What it comes down to though is that because the NHS doesn't have shareholders and profits, it isn't accountable in quite the same way as a business and so the 'customer' will never be the focus of the organisation in quite the same way. This is the real problem with customer service in this country.

Thursday, 6 February 2014

Customer service is dead

Yesterday I decided to take advantage of Southern Railways plusbus scheme for my journey to Guildford. There were several reasons for this.
1. It sells itself as being cheaper than the bus
2. It alleviates that need for the correct change on the bus
3. It should be nice and simple.

Alas that is not the case.

Despite checking at Three Bridges that the add on was valid on all bus routes in Guildford and being assured that it was, it turns out it isn't. So I get on the bus, show the ticket and am told 'Sorry Love, not valid on these buses'.

I scrabble around for my purse, sort through my change and eventually purchase a return ticket that cost less than the plusbus add on. Then I do what any 21st century blogger does, I tweet about it, in fact over the course of the day I tweeted about it several times. I still haven't received a response. 

So, while eating lunch I decided to resort to email and contacted them that way. This is what I received in reply.

We appreciate you taking the time to contact us. Thank you for your email. Unfortunately it is taking us longer than usual to respond following a much higher volume of contacts than usual. We anticipate responding to your email within 10-14 days based on our current volumes and we are working hard to reduce our backlog. If the matter is urgent please call us on 08451 272920 or tweet @southernrailuk or @gatwickexpress. Please note that if you have sent us a Delay Repay claim, our team will aim to respond within 28 days.

Kind Regards,
Southern Customer Services

How ironic, despite having tweeted them at least 4 times, they do not appear to be able to respond at all. So I'll keep you updated on whether Southern Railway actually train their staff on their products and care about the impact one person tweeting and blogging about them can have.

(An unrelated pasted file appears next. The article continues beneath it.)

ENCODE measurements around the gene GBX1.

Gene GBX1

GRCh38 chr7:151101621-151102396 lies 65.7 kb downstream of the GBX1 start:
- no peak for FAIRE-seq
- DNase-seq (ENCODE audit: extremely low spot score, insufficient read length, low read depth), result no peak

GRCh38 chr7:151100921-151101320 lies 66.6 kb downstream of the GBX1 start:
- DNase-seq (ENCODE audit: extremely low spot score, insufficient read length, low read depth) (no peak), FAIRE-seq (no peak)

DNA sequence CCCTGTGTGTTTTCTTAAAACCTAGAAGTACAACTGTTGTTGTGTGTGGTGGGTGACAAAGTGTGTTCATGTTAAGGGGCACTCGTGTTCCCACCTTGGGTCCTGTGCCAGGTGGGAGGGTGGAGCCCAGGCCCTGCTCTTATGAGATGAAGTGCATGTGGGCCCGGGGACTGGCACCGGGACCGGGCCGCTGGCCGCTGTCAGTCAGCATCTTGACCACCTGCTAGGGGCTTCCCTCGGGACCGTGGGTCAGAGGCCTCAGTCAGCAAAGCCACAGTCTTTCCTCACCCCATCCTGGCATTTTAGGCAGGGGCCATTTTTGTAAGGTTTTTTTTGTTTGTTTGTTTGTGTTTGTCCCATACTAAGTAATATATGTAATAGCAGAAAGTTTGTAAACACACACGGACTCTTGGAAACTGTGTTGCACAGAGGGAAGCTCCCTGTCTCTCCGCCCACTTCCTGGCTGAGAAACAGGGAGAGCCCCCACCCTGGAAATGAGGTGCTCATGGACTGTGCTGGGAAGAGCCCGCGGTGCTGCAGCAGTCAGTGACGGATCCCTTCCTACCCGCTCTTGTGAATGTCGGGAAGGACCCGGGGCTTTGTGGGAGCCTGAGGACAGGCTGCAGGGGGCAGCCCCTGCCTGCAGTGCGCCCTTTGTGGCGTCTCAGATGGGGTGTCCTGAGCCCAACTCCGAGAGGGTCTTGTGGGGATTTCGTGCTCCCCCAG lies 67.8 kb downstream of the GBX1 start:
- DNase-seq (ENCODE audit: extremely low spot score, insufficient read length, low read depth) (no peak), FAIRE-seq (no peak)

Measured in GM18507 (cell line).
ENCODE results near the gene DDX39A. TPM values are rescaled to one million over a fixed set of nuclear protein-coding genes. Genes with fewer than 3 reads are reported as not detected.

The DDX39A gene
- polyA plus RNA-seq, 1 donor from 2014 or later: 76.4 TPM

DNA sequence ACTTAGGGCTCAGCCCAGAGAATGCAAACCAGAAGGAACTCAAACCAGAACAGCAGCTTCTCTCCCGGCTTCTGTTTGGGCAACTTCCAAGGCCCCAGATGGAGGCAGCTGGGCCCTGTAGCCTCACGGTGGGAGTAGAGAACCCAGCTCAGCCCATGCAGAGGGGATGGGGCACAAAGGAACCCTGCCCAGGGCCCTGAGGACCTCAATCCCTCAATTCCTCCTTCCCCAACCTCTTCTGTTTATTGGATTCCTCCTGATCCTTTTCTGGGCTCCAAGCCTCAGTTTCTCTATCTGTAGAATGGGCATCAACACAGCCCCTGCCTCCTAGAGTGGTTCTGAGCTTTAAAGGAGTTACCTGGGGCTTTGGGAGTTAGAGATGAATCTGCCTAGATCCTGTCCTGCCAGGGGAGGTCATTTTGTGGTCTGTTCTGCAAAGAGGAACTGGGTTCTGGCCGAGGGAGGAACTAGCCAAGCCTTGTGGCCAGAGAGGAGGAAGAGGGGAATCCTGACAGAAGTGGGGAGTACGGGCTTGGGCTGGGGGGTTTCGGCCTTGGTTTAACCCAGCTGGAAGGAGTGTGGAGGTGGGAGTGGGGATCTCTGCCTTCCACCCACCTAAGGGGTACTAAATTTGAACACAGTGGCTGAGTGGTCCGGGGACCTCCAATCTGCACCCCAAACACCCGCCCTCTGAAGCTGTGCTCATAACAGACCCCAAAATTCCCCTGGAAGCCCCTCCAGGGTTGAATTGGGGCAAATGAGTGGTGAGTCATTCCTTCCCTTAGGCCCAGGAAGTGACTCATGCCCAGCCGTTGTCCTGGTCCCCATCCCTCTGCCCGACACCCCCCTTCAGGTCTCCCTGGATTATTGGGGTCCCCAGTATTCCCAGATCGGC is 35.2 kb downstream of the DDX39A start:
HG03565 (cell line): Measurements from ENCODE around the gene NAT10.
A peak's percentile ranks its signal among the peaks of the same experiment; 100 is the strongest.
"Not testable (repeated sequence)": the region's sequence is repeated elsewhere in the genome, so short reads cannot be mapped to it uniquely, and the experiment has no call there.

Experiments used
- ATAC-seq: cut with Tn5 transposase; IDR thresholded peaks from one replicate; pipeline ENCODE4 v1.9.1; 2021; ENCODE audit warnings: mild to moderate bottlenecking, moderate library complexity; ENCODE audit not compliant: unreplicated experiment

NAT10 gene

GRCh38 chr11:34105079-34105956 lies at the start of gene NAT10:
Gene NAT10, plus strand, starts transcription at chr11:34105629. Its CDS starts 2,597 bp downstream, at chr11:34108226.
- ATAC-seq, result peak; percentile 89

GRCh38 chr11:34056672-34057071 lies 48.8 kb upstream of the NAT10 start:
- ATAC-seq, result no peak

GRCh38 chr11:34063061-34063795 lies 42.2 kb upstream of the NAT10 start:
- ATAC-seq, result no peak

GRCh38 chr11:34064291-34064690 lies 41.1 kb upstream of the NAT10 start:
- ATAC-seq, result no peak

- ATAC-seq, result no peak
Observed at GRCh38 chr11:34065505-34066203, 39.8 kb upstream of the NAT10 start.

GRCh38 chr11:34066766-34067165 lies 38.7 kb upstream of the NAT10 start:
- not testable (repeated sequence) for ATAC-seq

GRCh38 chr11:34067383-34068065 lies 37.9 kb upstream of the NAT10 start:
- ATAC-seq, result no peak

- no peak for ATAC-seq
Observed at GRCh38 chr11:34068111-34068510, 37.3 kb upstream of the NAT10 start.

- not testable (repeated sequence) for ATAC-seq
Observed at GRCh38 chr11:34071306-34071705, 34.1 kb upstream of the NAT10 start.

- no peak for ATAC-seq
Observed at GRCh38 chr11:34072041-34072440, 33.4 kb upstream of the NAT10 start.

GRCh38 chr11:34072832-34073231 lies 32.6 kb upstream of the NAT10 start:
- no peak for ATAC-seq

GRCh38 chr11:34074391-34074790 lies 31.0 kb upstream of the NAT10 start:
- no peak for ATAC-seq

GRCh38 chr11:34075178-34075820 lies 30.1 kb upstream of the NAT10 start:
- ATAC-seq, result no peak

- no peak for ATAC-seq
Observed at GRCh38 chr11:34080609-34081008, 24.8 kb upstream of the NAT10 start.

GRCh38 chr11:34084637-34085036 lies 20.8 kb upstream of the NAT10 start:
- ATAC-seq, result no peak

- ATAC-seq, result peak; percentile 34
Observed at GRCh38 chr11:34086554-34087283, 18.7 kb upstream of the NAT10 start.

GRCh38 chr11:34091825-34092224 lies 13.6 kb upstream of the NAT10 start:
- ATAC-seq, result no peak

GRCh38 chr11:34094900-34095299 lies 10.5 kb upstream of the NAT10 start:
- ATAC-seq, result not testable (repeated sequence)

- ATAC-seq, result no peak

While I'm on the subject of customer service, I'm having serious thoughts about whether I order anything else from Long Tall Sally. At the beginning of January I ordered a few items that were in the sale to compliment my very small wardrobe of clothes that fit. Everything I ordered was in stock at the time, so I was expecting one lovely parcel to arrive. 

It didn't really work like that, and soon three of the items I ordered had arrived. I was just thinking I would need to chase them for the fourth item when all my hospital dramas of the last two weeks occurred.

Once I got home I contacted them querying the status of the order as it had taken so long to fulfill. I received several contacts from them assuring me that they were trying to source the item, and apologising for the delays. 

I was ever hopeful that I would soon receive the item in question, today I learnt that this is not going to be the case. The item is now no longer in stock. 

I have fired off a very cross email to them containing some emotional blackmail regarding aggressive cancer, very young children looking forward to seeing mummy in a onsie too etc etc. I shall keep you updated on the progress of this too.

I know I seem grabby and demanding, but as a consumer if something is in stock when ordered you do not expect to receive an email a month later informing you it is now out of stock.

Wednesday, 5 February 2014

Today's news

Well, the headlines.

The tumour hasn't grown, but equally it hasn't shrunk which seems to suggest that it hasn't responded to the current chemotherapy regime of Irinotecan, 5FU and Avastin. 

This means that I need more aggressive and evil chemotherapy. This means more oxaliplatin and 5FU. 

You may remember oxaliplatin or poxy oxy as it is known amongst the bowel cancer patients. It is the one that cause peripheral neuropathy, you know, the tingling in the fingers & toes and numbness in the cold. 

I cannot wait, luckily I don't have too. Dr Cummins wants this to start on Monday! yep like after the weekend!!

I will be having this fortnightly so at a slightly lower concentration than I had previously, and I'll have 6 initial sessions, then another scan to see what the progress is. 

Hopefully the removal of the Irinotecan and Avastin will curtail the bleeding and so that will alleviate some of my worries.

Don't be under any illusions though. I am still very ill. If this lot of chemotherapy does not work, we have to start looking into alternatives, radiotherapy, trial therapies, anything to try and target this awful disease. 

In the meantime I read about an app you can download to help scientists try and find a cure for breast cancer. So if you or your significant goer, or anybody else you know is a gamer, visit


and download the app. It's free, and helps fight cancer. 

Sunday, 2 February 2014

On my 12th day in hospital, the consultant said to me

We have a plan to send you home.